From the outside, BBC Scotland’s new, £180m headquarters looks unappealingly like an extravagant greenhouse. Inside the glass and concrete structure, beyond the broad, dressed sandstone staircase which dominates the interior, the atmosphere is more akin to a call centre than ‘Europe’s most state-of-the-art broadcasting centre’which BBC managers claim for it.
From the outside, BBC Scotland controller, Ken McQuarrie’s portrayal of a programme of efficiency savings looks benign. Underneath the surface is a poorly disguised project to discard dozens of the best qualified, most experienced and better paid broadcasting staff in Scotland and replace them with considerably younger, more poorly paid reporters and producers who will be expected to carry the workload of three or more of their predecessors.
- May 17, 2018
- May 16, 2018
- May 8, 2018
Undressed, the redundancy figures presented by McQuarrie to staff in Scotland last Thursday left many of them stunned. Some 230 posts are to be closed north of the border. An additional 32 producers are facing compulsory redundancy in the coming weeks in ‘unfinished business’from the three-year Value For Money job cutting programme which director general Mark Thompson implemented in 2005 and which triggered the strike across the BBC in May of that year.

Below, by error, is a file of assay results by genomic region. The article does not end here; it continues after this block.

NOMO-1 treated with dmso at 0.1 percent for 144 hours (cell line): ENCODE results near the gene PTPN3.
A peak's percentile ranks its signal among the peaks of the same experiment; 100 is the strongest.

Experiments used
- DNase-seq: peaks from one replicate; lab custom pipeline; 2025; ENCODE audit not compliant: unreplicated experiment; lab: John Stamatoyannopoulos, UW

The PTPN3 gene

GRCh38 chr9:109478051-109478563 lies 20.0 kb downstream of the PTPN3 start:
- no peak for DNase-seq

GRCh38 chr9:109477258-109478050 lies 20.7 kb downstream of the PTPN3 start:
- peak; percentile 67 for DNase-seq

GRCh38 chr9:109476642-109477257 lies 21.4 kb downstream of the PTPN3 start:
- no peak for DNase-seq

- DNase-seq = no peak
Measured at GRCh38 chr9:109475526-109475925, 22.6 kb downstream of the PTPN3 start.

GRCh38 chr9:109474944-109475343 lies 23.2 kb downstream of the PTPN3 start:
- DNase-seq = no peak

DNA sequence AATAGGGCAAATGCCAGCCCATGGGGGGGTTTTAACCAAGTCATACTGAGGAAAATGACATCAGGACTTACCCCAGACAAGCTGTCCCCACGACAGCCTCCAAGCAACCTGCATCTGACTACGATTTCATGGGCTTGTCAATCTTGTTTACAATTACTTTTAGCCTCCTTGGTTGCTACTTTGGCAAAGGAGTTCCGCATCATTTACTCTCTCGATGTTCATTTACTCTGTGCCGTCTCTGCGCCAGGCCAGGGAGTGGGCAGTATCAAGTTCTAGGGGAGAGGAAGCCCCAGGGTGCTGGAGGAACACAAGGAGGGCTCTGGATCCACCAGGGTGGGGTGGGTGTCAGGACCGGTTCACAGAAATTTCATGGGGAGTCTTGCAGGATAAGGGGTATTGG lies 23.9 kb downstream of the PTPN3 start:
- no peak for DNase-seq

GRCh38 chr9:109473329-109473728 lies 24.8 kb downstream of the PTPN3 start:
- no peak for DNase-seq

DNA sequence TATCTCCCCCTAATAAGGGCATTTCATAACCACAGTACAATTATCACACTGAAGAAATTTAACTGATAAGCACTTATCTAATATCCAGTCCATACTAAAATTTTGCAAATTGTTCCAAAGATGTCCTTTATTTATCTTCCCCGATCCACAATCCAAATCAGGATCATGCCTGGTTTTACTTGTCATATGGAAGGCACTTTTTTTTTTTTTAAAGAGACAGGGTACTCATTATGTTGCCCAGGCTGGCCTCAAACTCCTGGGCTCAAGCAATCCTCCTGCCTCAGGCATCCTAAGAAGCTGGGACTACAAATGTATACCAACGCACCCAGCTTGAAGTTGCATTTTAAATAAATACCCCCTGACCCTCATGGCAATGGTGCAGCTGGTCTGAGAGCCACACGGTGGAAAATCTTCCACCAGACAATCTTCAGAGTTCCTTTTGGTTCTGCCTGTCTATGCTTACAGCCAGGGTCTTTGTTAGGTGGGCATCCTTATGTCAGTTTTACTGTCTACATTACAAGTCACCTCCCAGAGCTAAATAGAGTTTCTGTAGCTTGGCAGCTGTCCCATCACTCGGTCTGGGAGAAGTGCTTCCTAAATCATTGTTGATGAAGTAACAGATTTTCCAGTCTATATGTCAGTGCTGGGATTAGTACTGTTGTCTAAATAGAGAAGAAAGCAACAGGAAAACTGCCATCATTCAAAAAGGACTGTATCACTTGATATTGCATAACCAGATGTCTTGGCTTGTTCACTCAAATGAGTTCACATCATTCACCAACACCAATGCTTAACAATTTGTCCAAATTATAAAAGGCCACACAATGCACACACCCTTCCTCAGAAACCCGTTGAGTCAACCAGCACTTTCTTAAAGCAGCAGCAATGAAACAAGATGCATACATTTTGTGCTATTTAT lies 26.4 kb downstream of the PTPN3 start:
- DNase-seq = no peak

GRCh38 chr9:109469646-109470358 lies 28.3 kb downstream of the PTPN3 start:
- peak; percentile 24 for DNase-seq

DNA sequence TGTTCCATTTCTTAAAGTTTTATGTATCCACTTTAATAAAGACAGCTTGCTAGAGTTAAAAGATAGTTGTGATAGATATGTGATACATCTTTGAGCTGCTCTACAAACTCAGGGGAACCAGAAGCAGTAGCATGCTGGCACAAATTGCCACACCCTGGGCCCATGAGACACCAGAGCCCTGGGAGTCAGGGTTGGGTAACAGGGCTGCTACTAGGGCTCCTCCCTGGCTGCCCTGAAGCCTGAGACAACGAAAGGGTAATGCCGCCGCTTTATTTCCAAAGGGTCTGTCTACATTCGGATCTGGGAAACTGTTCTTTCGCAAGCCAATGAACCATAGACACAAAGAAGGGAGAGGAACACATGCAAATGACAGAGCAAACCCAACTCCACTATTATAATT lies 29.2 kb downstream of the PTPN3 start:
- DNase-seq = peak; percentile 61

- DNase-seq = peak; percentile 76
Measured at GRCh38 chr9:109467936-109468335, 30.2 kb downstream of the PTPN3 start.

As a percentage of the workforce, the number of jobs to be lost closely mirrors other areas of the BBC, even London. So much for the ‘pleasant surprise’that much of the corporation was promised by Thompson in an interview earlier this month with the BBC’s staff magazine, Ariel.
Ken McQuarrie told staff that 130 new posts will be created in the coming years but that in the meantime, it will not be possible to avoid compulsory redundancies. Some of his departmental heads are, on the face of it, seeking to be a little more imaginative and are looking for budget cuts elsewhere rather than resorting to a ‘head count cull’on jobs.
However, those jobs which remain and the new posts which managers say will be created – only once the initial cuts have been made – promise to be alarmingly more complex, stressful and less secure. That picture is likely to be reflected in dozens of newsrooms, studios and production offices throughout the BBC in the coming months, if the experience of the first six months working at the new Pacific Quay building in Glasgow is anything to go by.
NUJ members at BBC Scotland – the bulk of them concentrated in the newsroom at the top of the staircase, the open-plan and curiously named ‘Street’– have already complained of massively heightened stress from the sudden, frequent technical equipment failures in the new building.
These have ranged from a TV news bulletin being interrupted by the overspill from a civic reception to mark the official opening of the building, through to software-driven radio production desks seizing up during live programmes.
Managers expect it will take six months to resolve the technical problems which have faced many programme makers since the building opened. Life was not going to get any easier, even before the job cuts.